Spread Option Offense Part 1

stylee

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I coached semi-pro ball, sort of the laughingstock of the football world, so take it with a grain of salt...

It was partly marketing. Tell kids you're in the pistol and all of a sudden you're some sort of futuristic Atomic Flamethrower offense and some dig that more. It was also partly a result of the HC's longtime love of the pistol - he had wanted to run it in some form for years, so we jointly decided to do the veer option thing from it. Lastly, I love the passing game and felt like I could accomplish some things in that area from the pistol easier.

I got really comfortable with my system and stuck with it. I still see defenses on TV and think of what *my* answer would be to any particular front or coverage...not what the *right* answer is. The Wing-T guys have their answers, the Airraid guys have theirs, and I've got mine, you know?
 

Squints

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Anyone with a good voice can be a broadcaster/announcer. They are not experts. It's kind of like the "read option". Read option refers to the "Zone Read Option" which we do not have anywhere in our play book. Yet broadcasters just throw the term around during our games.

Ugh don't even get me started on the read option crap. I'm a 49er fan so somehow over the past year their offense became a "read option offense." I just roll my eyes.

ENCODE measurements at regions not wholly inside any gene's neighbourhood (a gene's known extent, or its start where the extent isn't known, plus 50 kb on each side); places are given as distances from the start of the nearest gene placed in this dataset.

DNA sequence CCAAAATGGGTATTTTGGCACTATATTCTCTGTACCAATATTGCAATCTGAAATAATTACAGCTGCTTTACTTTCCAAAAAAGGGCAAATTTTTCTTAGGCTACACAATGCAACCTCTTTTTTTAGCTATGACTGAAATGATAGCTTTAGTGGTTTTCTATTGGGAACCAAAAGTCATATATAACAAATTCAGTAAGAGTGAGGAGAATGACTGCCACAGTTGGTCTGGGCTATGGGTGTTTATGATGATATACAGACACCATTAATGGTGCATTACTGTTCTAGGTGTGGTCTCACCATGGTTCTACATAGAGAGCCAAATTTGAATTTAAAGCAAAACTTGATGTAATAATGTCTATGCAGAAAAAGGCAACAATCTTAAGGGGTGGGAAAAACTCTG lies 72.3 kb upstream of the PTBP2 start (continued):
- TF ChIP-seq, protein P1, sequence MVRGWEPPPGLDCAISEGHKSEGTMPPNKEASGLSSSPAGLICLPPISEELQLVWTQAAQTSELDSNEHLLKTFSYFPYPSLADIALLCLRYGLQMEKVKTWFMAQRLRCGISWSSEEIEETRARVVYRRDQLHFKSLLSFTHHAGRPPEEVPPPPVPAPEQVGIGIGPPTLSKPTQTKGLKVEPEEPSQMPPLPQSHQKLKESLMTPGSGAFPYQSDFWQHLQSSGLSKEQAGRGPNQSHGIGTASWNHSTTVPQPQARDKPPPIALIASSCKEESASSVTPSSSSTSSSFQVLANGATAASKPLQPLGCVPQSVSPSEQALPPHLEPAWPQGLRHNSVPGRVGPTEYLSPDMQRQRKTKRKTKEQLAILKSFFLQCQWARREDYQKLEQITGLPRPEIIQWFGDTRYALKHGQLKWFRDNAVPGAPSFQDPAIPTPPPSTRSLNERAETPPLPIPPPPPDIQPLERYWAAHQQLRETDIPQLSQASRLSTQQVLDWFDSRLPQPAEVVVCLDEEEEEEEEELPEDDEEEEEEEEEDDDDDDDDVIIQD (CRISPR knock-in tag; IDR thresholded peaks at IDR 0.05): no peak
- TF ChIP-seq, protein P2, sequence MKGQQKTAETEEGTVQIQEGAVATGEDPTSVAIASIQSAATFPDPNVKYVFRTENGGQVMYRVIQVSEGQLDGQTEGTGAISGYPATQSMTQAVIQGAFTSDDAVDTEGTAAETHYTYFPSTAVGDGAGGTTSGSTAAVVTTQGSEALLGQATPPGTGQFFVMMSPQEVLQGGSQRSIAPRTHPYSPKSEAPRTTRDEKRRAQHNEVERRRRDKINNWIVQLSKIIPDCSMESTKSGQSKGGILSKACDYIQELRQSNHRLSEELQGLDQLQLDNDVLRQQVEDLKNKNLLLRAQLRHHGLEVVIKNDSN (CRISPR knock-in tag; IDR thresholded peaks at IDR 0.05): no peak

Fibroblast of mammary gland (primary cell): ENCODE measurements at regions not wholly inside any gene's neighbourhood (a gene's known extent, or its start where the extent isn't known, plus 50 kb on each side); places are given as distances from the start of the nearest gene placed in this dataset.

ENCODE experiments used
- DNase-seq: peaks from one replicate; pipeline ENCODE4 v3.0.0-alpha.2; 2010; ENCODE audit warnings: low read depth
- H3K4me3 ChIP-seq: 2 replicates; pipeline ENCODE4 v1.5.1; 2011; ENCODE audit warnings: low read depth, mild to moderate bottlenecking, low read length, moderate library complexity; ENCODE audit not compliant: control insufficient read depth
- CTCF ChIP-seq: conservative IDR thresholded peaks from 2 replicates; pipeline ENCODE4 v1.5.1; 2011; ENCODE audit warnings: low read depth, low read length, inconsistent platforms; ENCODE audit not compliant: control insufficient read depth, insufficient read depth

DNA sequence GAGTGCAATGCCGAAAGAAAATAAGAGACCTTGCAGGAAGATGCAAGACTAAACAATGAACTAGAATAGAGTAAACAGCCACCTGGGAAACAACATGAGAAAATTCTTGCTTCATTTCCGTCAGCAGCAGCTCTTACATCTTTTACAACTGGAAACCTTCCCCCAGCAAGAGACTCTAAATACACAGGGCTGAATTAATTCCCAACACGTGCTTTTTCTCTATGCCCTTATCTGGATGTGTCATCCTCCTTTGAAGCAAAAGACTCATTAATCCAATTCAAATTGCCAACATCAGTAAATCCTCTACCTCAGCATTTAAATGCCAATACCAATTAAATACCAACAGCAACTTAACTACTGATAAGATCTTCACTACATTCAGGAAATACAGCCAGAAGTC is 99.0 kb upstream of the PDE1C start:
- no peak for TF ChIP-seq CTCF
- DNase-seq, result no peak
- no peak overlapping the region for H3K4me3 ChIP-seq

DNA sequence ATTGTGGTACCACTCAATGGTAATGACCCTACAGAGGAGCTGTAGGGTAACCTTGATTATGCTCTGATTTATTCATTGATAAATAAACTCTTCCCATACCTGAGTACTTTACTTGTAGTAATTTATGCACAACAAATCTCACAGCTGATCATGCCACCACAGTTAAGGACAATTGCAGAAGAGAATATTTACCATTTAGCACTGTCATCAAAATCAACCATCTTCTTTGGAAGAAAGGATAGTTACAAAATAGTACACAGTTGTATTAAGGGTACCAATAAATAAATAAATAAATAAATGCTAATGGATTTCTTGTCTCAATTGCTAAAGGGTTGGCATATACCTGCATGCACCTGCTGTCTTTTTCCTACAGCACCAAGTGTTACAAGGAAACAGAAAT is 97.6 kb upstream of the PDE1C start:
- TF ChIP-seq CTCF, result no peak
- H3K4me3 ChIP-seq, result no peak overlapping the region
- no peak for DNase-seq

But I stand my point with the announcer. It wasn't the play-by-play guy who was making this claim it was the color guy who I believe was a former NFL QB. And he wasn't just saying it. He actually broke it down with film and diagrams during the broadcast.
 

nodawgs

Jolly Good Fellow
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366
Page 30 of my PDF copy of the GaSouthern playbook defines "Zone" blocking as "a playside blocking scheme. PSLinemen step at 45* to the outside and play what comes thier [sic] way. "

Page 54 of the book shows 22-23, a zone running play. Playside linemen zone, backside linemen scoop.

That is what I'm talking about. Zoning front side or backside of a play is not the Inside/Outside Zone play. Zoning refers to a combo between the 2 OLinemen. Just like Railroad (Reach and Run), Pin and Pull, or even Fanning. Zoning is not the actual play.

You can't run an actual inside zone from our base formation under center. The deep back must be 7 yards deep in order to give the blocking time to develop. We had a young coach one time who stood up in a meeting and said "we need to hit the line faster on inside zone". What he didn't understand was that its not a race to hit a gap on that play. You have to give your linemen the time to drive the defender into the 2nd level and chip off to the LBers. If not your RB will run right into an unblocked LBer.

On your dive play that you mentioned, you are zoning at the point of attack rather than Base Blocking. Its a dive play that's been around forever, but is still not the inside zone. If you ran your dive play at the goal line you would have to make a Base block call in order to cover all of the extra defenders now in the gaps. If you zoned at the point of attack, a extra defender would shoot through and blow the play up. Even a simple Iso call can involve zoning, but it's still not the inside zone play.
 

stylee

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Then you're objecting to terminology, and as every coach knows, there are as many football vocabularies as there are coaches.